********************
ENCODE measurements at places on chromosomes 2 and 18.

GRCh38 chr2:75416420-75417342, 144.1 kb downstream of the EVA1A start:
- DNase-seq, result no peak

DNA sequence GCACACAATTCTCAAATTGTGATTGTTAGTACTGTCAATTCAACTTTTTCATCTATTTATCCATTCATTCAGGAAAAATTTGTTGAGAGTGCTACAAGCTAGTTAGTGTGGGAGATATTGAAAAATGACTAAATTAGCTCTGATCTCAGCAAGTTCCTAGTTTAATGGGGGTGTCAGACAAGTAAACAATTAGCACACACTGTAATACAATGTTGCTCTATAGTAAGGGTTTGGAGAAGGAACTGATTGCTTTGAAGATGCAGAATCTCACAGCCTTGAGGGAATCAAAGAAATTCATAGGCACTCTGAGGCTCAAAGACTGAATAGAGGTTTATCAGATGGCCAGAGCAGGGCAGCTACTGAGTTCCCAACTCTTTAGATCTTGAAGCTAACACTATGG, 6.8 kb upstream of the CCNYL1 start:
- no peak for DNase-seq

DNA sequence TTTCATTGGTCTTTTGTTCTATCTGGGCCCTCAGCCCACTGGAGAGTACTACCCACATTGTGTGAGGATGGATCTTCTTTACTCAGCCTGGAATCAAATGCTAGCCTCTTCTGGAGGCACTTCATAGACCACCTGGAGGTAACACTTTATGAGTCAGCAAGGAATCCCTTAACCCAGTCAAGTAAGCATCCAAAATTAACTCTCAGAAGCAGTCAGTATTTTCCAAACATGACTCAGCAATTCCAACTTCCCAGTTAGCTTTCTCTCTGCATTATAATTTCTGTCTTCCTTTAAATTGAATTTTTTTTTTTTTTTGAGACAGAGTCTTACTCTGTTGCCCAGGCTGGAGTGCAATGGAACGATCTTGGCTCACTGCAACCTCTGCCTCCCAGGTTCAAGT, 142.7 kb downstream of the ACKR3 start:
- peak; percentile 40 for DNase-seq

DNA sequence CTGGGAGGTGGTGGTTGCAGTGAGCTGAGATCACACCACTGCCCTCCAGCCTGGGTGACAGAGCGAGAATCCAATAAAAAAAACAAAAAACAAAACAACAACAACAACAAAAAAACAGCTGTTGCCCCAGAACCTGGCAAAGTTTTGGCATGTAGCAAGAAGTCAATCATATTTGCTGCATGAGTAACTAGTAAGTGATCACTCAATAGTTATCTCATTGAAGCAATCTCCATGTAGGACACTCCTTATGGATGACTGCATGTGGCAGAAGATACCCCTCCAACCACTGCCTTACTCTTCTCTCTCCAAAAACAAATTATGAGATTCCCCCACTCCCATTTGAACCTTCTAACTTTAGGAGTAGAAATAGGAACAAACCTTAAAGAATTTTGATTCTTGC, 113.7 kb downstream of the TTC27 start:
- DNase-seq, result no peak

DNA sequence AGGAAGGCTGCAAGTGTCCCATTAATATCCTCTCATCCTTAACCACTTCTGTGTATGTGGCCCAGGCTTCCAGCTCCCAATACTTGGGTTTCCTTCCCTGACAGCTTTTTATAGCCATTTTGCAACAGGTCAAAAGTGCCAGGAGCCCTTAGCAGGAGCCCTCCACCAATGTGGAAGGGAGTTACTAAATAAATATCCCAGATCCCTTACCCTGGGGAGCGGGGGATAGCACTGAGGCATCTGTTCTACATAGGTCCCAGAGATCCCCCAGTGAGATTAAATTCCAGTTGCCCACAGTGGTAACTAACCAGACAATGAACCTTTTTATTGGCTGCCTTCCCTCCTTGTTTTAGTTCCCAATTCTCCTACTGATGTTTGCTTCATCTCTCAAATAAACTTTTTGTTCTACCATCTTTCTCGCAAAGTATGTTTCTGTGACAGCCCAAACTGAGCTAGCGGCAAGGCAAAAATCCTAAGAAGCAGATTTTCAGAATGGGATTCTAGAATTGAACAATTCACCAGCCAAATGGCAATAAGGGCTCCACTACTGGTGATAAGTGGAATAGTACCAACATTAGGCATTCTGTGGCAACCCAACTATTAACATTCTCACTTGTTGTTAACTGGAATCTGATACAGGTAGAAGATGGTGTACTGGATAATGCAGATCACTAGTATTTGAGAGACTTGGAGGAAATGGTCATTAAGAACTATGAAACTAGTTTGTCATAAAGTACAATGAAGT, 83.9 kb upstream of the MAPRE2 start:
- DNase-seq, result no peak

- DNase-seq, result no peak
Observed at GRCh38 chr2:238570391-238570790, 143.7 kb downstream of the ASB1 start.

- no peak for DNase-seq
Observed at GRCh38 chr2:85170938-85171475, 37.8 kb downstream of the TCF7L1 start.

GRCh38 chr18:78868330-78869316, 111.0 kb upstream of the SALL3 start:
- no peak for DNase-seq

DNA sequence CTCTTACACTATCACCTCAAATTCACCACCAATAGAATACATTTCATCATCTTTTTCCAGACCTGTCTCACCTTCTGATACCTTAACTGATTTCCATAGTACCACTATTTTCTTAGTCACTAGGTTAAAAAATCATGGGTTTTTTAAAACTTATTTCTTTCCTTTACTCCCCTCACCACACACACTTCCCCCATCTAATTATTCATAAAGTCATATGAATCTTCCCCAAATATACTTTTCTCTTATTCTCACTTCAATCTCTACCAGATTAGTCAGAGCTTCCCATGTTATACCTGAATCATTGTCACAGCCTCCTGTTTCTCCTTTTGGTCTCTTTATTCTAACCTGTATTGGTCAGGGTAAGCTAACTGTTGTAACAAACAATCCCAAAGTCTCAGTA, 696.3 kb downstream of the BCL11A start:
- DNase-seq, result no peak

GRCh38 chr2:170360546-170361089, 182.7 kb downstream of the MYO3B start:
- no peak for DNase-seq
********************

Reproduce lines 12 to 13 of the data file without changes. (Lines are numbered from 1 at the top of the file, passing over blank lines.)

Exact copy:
- DNase-seq, result no peak
Observed at GRCh38 chr2:238570391-238570790, 143.7 kb downstream of the ASB1 start.